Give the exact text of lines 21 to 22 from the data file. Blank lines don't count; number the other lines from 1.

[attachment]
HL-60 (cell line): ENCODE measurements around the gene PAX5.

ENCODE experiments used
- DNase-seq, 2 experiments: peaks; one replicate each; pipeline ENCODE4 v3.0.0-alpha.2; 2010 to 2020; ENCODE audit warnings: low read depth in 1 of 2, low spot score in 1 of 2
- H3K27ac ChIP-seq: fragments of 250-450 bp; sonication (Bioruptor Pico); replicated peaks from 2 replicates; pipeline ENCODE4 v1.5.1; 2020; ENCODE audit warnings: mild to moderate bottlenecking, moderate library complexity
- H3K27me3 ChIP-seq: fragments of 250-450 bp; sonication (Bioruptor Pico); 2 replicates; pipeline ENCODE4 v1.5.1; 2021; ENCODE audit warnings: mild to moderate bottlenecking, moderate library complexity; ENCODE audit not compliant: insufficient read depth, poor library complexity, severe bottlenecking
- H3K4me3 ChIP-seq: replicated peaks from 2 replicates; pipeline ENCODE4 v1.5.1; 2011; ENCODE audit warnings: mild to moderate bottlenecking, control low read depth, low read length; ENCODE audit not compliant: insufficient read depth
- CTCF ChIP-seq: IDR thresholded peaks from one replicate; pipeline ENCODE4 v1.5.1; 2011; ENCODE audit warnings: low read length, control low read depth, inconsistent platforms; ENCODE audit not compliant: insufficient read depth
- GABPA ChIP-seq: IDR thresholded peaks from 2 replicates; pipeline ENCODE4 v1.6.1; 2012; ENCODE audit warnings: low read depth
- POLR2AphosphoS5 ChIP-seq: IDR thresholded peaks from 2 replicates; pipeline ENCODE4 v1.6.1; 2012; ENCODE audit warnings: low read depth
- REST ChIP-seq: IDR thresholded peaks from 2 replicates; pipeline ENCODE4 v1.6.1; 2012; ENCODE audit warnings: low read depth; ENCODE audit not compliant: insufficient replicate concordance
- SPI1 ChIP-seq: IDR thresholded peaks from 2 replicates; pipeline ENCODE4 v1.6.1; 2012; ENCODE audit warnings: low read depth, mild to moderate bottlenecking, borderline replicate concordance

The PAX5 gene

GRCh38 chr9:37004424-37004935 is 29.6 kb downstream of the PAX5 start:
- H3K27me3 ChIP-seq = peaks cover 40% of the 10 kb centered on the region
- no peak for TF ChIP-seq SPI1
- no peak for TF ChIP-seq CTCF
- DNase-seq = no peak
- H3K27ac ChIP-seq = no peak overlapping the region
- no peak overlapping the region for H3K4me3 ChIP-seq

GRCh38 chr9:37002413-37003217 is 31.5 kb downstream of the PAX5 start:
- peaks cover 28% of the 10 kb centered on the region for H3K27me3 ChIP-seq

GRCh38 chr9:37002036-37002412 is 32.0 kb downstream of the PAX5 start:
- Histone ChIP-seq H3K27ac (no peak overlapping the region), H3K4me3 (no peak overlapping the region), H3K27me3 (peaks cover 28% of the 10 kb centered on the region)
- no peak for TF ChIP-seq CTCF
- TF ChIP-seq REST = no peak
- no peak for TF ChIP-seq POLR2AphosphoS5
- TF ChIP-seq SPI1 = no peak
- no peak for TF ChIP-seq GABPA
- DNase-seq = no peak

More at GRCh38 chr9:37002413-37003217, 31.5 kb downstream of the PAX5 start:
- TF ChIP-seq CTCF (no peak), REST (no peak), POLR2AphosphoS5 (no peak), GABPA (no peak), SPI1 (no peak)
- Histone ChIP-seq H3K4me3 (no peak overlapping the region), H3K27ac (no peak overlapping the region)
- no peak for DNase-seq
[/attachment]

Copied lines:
- peaks cover 28% of the 10 kb centered on the region for H3K27me3 ChIP-seq

GRCh38 chr9:37002036-37002412 is 32.0 kb downstream of the PAX5 start: